< Instrumentation

Creating a component for testing

Creating a component, e.g. a ContentProvider or Service, for use in testing can be tricky. This is particularly true when:

  • app code and test code are in separate APKs
  • the test APK instruments the app APK
  • the test Service depends on app code.

This doc explains the pitfalls in creating a test component and how to avoid them.

What can go wrong with a test component

tl;dr: test components may not be able to access app code when defined in the test APK.

Chromium‘s instrumentation test suites are all currently set up in the manner described above: app code is in one APK (the APK under test), test code is in another APK (the test APK), and auxiliary code, when necessary, is in one or more other APKs (support APKs). Test APKs build against app code but do not retain it in their .dex files. This reduces the size of test APKs and avoids potentially conflicting definitions. At instrumentation runtime, the test code is loaded into the app package’s process, and it‘s consequently able to access code defined in the app APK’s .dex file(s). Test components, however, run in the test package's process and only have access to code in the test APK. While test components referencing app code will build without issue, they will fail to link at runtime and will consequently not be able to be instantiated.

For example, here‘s the logcat from an attempt to use a test Service, TestPostMessageService, that extended an app Service, PostMessageService. Note that the runtime link failed because the superclass couldn’t be resolved, and the test Service could not be instantiated as a result.

Unable to resolve superclass of Lorg/chromium/chrome/browser/customtabs/TestPostMessageService; (184)
Link of class 'Lorg/chromium/chrome/browser/customtabs/TestPostMessageService;' failed
Process: org.chromium.chrome.tests, PID: 30023
    Unable to instantiate service org.chromium.chrome.browser.customtabs.TestPostMessageService:
        Didn't find class "org.chromium.chrome.browser.customtabs.TestPostMessageService" on path:
            [zip file "/system/framework/android.test.runner.jar",
             zip file "/data/app/org.chromium.chrome.tests-1.apk"],
  at android.app.ActivityThread.handleCreateService(ActivityThread.java:2543)
  at android.app.ActivityThread.access$1800(ActivityThread.java:135)
  at android.app.ActivityThread$H.handleMessage(ActivityThread.java:1278)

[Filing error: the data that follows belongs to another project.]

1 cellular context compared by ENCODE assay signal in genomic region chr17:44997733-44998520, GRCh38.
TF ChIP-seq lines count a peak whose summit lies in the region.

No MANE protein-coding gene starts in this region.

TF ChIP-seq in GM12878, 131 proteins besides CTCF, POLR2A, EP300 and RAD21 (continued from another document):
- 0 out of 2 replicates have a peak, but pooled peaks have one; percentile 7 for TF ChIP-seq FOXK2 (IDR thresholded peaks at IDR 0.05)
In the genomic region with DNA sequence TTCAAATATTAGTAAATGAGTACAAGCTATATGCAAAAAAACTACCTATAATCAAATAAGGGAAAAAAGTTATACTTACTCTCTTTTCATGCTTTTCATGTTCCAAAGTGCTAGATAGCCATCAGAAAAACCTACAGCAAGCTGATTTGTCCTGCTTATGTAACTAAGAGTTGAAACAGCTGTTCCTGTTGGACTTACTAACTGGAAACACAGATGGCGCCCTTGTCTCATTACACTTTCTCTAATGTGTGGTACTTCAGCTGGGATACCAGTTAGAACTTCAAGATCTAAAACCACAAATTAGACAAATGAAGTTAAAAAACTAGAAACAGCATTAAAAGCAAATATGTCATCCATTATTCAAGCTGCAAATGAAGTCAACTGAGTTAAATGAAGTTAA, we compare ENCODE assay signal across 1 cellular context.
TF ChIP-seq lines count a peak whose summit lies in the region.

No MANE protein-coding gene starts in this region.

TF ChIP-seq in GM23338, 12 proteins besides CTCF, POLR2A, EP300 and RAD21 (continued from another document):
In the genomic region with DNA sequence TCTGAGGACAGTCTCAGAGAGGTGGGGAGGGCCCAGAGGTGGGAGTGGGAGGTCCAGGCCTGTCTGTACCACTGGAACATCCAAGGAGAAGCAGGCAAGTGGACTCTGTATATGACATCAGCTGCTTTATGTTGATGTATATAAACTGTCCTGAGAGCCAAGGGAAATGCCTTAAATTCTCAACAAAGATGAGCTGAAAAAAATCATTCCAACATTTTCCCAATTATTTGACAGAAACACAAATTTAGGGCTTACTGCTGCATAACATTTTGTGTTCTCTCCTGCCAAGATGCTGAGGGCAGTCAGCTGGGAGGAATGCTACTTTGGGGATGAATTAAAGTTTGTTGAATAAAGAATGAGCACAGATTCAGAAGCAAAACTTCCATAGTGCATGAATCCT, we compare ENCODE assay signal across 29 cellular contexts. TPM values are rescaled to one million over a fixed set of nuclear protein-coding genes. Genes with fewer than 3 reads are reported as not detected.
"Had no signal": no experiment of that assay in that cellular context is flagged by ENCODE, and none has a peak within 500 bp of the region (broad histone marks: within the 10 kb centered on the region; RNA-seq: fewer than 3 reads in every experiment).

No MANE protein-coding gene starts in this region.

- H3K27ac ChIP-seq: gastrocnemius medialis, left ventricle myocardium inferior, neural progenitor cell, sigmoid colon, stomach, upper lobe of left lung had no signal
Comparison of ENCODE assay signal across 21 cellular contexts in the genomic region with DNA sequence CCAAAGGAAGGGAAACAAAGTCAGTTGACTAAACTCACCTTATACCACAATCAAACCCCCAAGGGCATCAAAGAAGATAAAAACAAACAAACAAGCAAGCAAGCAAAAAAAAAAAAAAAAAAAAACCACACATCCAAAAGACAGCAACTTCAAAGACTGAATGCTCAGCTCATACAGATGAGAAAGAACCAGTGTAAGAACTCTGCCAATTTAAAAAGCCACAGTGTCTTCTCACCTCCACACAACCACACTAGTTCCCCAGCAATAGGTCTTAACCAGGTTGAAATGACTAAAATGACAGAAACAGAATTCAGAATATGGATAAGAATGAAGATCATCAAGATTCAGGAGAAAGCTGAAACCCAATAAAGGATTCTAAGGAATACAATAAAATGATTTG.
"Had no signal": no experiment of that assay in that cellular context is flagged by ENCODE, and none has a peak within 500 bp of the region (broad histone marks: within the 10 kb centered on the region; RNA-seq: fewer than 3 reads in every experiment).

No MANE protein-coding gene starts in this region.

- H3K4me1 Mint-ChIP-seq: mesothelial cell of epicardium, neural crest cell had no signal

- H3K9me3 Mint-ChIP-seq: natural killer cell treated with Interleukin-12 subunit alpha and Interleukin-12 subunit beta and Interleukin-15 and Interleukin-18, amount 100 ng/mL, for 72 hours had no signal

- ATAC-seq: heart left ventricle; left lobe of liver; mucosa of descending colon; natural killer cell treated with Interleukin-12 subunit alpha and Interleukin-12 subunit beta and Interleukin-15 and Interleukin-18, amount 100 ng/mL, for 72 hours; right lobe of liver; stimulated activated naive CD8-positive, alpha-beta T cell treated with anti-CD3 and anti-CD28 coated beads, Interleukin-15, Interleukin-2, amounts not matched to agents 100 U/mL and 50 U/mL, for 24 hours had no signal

at android.os.Handler.dispatchMessage(Handler.java:102)
  at android.os.Looper.loop(Looper.java:136)
  at android.app.ActivityThread.main(ActivityThread.java:5001)
  at java.lang.reflect.Method.invokeNative(Native Method)
  at java.lang.reflect.Method.invoke(Method.java:515)
  at com.android.internal.os.ZygoteInit$MethodAndArgsCaller.run(ZygoteInit.java:785)
  at com.android.internal.os.ZygoteInit.main(ZygoteInit.java:601)
  at dalvik.system.NativeStart.main(Native Method)
Caused by: java.lang.ClassNotFoundException:
    Didn't find class "org.chromium.chrome.browser.customtabs.TestPostMessageService" on path:
        [zip file "/system/framework/android.test.runner.jar",
         zip file "/data/app/org.chromium.chrome.tests-1.apk"],
  at dalvik.system.BaseDexClassLoader.findClass(BaseDexClassLoader.java:56)
  at java.lang.ClassLoader.loadClass(ClassLoader.java:497)
  at java.lang.ClassLoader.loadClass(ClassLoader.java:457)
  at android.app.ActivityThread.handleCreateService(ActivityThread.java:2540)
  ... 10 more

How to implement a test component

There are (at least) two mechanisms for avoiding the failures described above: using a support APK or using sharedUserIds.

Use a support APK

Putting the Service in a support APK lets the build system include all necessary code in the .dex without fear of conflicting definitions, as nothing in the support APK runs in the same package or process as the test or app code.

To do this:

Create the component.

It should either be in an existing directory used by code in the appropriate support APK or a new directory for such purpose. In particular, it should be in neither a directory containing app code nor a directory containing test code.

package org.chromium.chrome.test;

import org.chromium.chrome.MyAppService;

public class MyTestService extends MyAppService {

Put the component in a separate gn target.

This can either be a target upon which the support APK already depends or a new target.

android_library("my_test_service") {
  java_files = [ "src/org/chromium/chrome/test/MyTestService.java" ]
  deps = [ ... ]

The support APK must depend on this target. The target containing your test code can also depend on this target if you want to refer to the component class directly, e.g., when binding a Service.

NOTE: Even if your test code directly depends on the service target, you won‘t be able to directly reference the test component instance from test code. Checking a test component’s internal state will require adding APIs specifically for that purpose.

Define the component in the support APK manifest.

<manifest ...
    package="org.chromium.chrome.tests.support" >

    <service android:name="org.chromium.chrome.test.MyTestService"


Use a sharedUserId

Using a sharedUserId will allow your component to run in your app's process.

Because this requires modifying the app manifest, it is not recommended at this time and is intentionally not further documented here.